Friday, February 23, 2024

10. Perilous Passage by Arthur Mayse

This is another entry in the great series or reprints of lost Canadian "genre" books by Brian Busby working with Ricochet books.  I assumed this was going to be another Montreal-based book but was pleasantly surprised to learn it was a west coast thriller, taking place in the waters outside Northwest Washington State in the 50s.  Thanks to the nice forward by the author's daughter, Susan Mayse, I learned that Arthur Mayse was a long-time journalist and writer in the B.C.  He had quite a cool, old school, hard knocks B.C. life back before it it's suburban respectability facelift.

The story starts out like a classic hard-boiled thriller of the period.  Clinton Farrell wakes up on a boat in bad shape with a young girl holding a rifle leaning over him.  His recent memory is gone but he knows he is a drifter on the after having escaped juvie, done some boxing for money and eventually got a job working on a troller.  The girl, Devvy, turns out to be the surviving daughter of a failed farmer who found his boat drifting when she was out fishing.  She has taken over her father's farm, with the help of a mysterious old character who has a more prestigious past but has taken to the bottle.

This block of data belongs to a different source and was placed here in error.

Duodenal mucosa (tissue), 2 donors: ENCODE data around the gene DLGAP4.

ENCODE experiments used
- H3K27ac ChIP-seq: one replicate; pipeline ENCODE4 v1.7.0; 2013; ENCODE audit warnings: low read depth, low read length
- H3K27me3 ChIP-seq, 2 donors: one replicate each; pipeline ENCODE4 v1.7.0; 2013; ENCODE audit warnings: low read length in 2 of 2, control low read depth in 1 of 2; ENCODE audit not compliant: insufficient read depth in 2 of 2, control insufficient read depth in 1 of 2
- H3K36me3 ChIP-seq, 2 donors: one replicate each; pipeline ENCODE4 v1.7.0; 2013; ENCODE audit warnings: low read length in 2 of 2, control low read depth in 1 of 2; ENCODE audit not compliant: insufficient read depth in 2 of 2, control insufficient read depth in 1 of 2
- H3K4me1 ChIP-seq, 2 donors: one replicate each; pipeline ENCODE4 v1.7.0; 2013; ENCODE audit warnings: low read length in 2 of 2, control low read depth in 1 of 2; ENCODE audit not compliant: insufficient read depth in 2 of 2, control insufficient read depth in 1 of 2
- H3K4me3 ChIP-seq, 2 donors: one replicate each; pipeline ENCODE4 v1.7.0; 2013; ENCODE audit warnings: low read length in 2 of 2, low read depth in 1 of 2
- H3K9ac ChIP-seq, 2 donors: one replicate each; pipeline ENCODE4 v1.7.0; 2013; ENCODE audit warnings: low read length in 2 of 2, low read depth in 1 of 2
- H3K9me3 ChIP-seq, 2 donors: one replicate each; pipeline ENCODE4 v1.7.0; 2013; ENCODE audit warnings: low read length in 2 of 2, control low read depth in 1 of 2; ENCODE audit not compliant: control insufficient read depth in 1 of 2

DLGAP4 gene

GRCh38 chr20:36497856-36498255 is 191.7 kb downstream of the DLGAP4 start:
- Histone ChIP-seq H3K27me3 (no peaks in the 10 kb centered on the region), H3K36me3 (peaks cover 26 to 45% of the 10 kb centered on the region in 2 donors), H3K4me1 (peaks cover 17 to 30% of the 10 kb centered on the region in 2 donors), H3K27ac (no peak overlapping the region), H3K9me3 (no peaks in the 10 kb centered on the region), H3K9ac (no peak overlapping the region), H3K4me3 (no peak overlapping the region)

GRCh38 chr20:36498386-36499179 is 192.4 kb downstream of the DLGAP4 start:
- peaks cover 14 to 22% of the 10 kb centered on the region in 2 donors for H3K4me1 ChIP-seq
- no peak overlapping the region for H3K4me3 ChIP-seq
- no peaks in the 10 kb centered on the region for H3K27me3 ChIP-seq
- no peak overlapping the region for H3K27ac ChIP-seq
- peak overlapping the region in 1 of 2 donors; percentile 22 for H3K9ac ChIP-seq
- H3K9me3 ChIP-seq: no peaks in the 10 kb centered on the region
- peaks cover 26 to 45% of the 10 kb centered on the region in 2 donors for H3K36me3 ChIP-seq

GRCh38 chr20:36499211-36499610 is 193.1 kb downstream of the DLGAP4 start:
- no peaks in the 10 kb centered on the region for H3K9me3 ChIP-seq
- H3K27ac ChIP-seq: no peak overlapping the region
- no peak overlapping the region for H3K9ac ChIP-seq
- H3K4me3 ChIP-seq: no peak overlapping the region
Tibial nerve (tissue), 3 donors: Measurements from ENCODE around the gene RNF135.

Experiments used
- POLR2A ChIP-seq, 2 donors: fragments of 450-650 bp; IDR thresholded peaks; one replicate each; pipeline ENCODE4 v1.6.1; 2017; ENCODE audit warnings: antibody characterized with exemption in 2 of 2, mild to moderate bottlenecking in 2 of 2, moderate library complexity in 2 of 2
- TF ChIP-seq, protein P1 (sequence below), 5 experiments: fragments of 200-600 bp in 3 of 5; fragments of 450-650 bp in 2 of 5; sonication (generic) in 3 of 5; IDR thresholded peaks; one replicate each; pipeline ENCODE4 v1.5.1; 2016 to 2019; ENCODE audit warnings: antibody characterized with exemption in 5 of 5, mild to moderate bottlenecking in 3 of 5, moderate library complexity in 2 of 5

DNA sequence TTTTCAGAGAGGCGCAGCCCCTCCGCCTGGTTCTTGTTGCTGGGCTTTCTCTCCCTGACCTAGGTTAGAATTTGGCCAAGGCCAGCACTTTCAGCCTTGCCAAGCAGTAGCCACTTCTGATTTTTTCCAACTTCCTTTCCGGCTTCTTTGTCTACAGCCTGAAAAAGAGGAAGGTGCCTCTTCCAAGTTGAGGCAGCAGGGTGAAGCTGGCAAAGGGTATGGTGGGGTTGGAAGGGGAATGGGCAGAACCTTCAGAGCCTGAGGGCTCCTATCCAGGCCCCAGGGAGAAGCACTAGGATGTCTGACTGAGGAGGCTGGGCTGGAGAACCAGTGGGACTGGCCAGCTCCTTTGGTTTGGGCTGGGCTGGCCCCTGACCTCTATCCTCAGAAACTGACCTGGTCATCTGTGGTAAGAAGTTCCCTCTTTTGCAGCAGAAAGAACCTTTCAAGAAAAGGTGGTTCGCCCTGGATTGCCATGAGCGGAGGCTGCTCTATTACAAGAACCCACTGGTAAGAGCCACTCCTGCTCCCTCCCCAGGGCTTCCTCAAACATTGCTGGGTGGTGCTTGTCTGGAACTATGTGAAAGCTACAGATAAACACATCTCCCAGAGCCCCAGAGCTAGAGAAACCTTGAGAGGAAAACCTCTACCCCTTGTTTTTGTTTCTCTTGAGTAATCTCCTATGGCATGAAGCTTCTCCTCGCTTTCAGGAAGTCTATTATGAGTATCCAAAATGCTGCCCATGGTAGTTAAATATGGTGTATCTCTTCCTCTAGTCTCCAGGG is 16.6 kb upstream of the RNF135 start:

As usual, in these kinds of books, the plot is actually fairly simple but hidden away from the reader due to the memory loss among and distrust among potential allies.  The pleasure is in the peeling away of the layers to figure out what is going which is only mildly interesting here.  However, the characters themselves, the location and action is all pretty exciting, so the simple plot is excusable.  The bad guy first takes the form of Joe Peddar, childhood friend of Devvy, sometime boyfriend by default, from the bad family who himself has turned quite bad.  There are some great fights between him and Clint, described in almost technical detail yet exciting and really tough.

It's an interesting read, as the tone is an odd mix of, dare I say it, American and Canadian.  On the former side, it is quite hard-boiled.  The bad guys are nasty and the punches feel like they hurt.  On the other hand, there is an undercover RCMP agent who is almost like a superhero and the whole thing wraps up on a very optimistic note.  Here is a great quote that thrust the tone from grim to almost melodramatic, in a way that I quite enjoyed:

Patty straightened his hunched shoulders. The change in him was almost frightening. Behind the hired man's ragged clothes, behind the dry and easy humor, you could see the grim manhunter whom neither fear nor pity could swerve.

Here is the original pocket book which would be a sweet find!


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